August 26 - August 30, 2013
Long Island Business Council
The Long Island Business Council is a group of small business leaders who are dedicated to regulatory relief, tax and utility stabilization for the average small business owner in addition to infrastructure investment towards our downtowns. They take our message to Albany and Washington as part of the Long Island Lobby Coalition and other regional initiatives.
“No one can match King’s brilliance. But the same flame that lit the heart of all who are willing to take a first step for justice - I know that flame remains.” - President Barack Obama speaking at the 50th anniversary of
Martin Luther King Jr.'s March on Washington.
California Pizza Kitchen and Friends of Long Island Cooking Up Fundraiser for Hurricane Sandy victims
Friends of Long Island will also be hosting a fundraiser at all California Pizza Kitchen locations across the island on Aug. 30. To participate, simply bring this flier with you and 20 percent of your bill will be donated to Friends of Long Island. All funds collected will go directly to affected communities helping families to get back in their homes.
Friends of Long Island: Communities Helping Communities post-Sandy is a diverse coalition of local community and business organizations focused on post-Sandy rebuilding. Approximately 18 different community groups make up Friends of Long Island representing Sandy affected communities from East Rockaway to the Hamptons. Although it has been almost 9 months since the storm, many south shore neighborhoods, residents and businesses still need all forms of assistance. The goal of these groups is to ensure public and private resources make it directly to local communities, and has pledged to raise $500,000 to this end.You can also send a donation to Friends of Long Island: Communities Helping Communities post-Sandy by clicking here.
Keeping New York Out Of The Red
After the city of Detroit filed for bankruptcy, state officials summoned Long Island community members to help prevent New York State from a financial deficit.
Baby Boomers Leaving Suburbia For Downtown
The hipster movement may have breathed life into downtowns like Williamsburg, although a larger, more diverse population is settling into these walkable communities.
Older residents are sharing downtowns with the younger, artistic crowd, according to a “Wall Street Journal” article in Tuesday’s edition, and even gradually replacing them.
A Seattle-based real estate firm reported seeing more clients in their 50s and 60s with more wealth abandoning their homes for downtown condominiums. The firm sold 34 condo penthouses and luxury town homes for more than $1 million in Seattle neighborhoods between March and October 2012; many were sold to baby boomers – identified as those born between 1946-1964. That figure also marked a 40 percent increase from 2011.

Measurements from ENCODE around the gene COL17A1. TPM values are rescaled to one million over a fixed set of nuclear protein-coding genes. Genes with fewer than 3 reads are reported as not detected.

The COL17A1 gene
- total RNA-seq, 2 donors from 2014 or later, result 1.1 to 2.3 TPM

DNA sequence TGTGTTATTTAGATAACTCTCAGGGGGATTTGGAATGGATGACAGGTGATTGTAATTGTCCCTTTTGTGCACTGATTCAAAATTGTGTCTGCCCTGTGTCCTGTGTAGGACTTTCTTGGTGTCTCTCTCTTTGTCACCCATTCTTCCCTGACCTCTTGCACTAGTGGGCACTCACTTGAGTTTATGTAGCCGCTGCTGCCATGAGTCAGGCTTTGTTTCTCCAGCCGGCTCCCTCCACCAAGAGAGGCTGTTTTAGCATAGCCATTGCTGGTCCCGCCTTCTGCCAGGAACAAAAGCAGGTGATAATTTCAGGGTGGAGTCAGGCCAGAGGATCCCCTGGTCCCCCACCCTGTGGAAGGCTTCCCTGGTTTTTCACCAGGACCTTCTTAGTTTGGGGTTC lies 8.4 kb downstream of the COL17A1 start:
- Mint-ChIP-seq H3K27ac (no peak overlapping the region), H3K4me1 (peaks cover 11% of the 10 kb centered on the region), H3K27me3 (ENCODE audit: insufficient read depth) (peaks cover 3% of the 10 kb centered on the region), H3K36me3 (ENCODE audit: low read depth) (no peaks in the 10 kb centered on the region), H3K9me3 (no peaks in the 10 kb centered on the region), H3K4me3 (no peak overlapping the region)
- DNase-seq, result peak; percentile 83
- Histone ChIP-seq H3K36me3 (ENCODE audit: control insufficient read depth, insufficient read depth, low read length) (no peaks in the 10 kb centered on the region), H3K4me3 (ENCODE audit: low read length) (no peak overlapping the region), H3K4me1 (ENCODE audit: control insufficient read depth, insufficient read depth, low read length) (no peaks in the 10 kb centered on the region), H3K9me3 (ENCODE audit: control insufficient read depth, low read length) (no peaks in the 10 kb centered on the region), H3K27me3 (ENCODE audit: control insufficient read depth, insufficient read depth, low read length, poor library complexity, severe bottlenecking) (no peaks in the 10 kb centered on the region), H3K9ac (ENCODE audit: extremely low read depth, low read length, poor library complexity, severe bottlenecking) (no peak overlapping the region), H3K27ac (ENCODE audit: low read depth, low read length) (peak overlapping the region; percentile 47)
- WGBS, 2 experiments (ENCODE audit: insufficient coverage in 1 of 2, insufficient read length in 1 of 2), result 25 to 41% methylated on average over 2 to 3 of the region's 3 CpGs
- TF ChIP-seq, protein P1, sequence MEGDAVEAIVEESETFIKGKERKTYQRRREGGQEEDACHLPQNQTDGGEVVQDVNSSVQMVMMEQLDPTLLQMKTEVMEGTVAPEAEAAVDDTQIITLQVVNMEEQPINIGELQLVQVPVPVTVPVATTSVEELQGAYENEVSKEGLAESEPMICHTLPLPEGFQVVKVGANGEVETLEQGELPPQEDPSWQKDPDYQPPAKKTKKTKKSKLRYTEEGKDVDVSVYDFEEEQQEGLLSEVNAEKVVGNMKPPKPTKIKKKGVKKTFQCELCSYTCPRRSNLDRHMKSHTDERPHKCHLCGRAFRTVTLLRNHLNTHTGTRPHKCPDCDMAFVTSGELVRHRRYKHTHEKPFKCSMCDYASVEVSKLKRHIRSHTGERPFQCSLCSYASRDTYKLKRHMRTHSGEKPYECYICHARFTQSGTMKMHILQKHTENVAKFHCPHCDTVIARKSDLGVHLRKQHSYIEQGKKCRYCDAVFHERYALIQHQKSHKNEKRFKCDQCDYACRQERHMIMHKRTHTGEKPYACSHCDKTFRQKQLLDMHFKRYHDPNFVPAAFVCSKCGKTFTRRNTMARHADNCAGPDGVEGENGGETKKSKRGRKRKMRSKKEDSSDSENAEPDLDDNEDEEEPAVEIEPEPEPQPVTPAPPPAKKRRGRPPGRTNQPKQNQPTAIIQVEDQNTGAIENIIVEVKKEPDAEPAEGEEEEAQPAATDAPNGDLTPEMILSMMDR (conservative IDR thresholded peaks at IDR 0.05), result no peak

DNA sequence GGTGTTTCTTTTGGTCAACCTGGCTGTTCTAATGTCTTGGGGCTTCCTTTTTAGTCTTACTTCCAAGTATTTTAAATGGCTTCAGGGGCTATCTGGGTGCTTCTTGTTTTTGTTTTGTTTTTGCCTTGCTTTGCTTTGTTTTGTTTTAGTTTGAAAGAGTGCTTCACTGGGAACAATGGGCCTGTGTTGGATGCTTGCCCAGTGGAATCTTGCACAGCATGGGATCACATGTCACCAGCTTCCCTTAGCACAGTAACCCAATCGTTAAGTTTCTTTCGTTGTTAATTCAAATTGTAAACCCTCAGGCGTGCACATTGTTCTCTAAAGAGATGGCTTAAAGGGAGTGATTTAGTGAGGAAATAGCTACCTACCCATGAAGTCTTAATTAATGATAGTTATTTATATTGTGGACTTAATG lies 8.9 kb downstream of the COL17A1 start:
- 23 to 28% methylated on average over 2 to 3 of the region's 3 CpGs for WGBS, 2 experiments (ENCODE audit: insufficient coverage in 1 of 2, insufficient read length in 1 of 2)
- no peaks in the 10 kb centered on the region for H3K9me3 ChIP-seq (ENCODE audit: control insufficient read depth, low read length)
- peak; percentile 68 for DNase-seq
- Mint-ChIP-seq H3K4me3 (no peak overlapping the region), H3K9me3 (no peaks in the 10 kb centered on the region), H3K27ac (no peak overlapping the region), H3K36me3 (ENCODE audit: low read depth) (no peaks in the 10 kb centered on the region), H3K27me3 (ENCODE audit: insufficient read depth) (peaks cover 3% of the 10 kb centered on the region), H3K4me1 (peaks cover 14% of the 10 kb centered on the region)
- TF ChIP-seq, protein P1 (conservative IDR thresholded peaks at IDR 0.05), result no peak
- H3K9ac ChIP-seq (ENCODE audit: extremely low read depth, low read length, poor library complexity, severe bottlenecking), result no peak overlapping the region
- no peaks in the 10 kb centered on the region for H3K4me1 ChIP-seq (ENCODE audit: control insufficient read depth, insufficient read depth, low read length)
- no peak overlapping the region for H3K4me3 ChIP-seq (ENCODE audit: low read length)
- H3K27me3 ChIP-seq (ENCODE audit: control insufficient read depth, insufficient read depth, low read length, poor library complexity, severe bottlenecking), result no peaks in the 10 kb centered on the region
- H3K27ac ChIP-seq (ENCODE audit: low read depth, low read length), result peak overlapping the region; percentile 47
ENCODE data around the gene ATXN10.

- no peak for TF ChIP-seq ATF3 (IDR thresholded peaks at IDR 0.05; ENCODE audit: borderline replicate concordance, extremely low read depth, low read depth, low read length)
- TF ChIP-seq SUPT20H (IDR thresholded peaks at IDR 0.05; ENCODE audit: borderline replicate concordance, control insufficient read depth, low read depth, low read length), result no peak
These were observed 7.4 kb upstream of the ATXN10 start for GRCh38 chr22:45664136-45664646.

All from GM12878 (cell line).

Third-party analysis of U.S. Census data revealed baby boomer population declined at a more significant rate 40-80 miles outside of the country’s 50 largest cities than within 5 miles of those cities. A different study found more Americans age 55 and older are living in condos, up from 7.3 percent in 2005 to 9.6 percent in 2011. And more Americans are looking to call the big city home.
According to a 2011 poll by the National Association of Realtors, 19 percent wanted to live in a city, compared to 13 percent in 2004. With the children moved out, some experts say baby boomers prefer walkable downtowns to large houses.
"Baby boomers are tired of mowing the lawn. They're looking for a more diverse environment," said Chris Leinberger, chairman of the Center for Real Estate and Urban Analysis at George Washington University School of Business.
When developers Toll Brothers – known for building sprawling suburban communities – created their city living decision in 2003, they planned for “young people with money.” Instead, a large percentage of their clientele has become baby boomers. The older generation represents 75 percent of construction in Gramercy Park, half of a new condo near Rittenhouse Square in Philadelphia and 25 percent of new construction in Hoboken.
And as more baby boomers call cities home, overall demand rises, sending prices soaring. Within the 50 cities referenced earlier, Leinberger confirmed the price per square foot includes a 40-200 percent premium compared to nearby suburbs. Toll Brothers also noticed higher prices for urban land, referencing a 30-50 percent increase in the past eight years.
Baby boomers seemingly have few problems with the increased prices, although many of the younger residents are leaving quicker. Where hipsters used to live in neighborhoods for 10 years before getting priced out, the Seattle-based real estate firm now sees them leave after just five years. In neighborhoods reclaimed by the younger artists and musicians in the 1990s, expensive boutiques and celebrities are the norm in 2005.
"The pace of change is unbelievable," Halstead Property agent Warner Lewis said.
$10 Million In State Grants Sought For Hub Parking
Parking garages near the Nassau Coliseum could help develop billions down the road, claim applicants seeking state money to build them.
County's $250,000 May Fund Kiosks, Downtown Projects